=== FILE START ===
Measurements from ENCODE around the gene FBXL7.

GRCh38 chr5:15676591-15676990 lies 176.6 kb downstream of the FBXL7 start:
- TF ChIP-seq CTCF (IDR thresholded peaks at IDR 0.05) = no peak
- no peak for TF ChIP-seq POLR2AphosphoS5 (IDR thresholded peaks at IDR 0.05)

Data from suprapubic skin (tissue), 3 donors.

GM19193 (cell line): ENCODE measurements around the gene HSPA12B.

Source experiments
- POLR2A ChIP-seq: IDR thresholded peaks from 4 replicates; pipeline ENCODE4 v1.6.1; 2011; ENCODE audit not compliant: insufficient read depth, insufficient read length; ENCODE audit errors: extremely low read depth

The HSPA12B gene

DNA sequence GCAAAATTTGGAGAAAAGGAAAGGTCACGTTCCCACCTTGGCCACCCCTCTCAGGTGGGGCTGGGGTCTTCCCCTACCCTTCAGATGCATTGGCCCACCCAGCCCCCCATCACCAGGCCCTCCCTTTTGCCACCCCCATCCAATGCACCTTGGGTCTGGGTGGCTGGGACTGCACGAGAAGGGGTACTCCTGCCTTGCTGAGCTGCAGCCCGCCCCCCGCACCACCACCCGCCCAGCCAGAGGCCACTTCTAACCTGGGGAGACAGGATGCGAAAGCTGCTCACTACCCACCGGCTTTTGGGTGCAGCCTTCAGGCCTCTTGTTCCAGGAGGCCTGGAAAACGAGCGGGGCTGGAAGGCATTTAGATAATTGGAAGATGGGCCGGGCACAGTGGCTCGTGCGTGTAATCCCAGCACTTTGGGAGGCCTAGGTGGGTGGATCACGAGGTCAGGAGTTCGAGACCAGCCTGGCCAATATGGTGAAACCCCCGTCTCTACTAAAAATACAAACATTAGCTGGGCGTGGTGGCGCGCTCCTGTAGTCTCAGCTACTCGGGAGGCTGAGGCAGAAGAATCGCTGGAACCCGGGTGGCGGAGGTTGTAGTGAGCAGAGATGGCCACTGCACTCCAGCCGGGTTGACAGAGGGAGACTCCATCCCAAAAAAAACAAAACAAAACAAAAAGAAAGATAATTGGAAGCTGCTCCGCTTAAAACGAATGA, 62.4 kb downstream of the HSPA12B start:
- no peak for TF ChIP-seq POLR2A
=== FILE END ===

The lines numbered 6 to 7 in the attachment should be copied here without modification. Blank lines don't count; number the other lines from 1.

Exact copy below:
GM19193 (cell line): ENCODE measurements around the gene HSPA12B.

Source experiments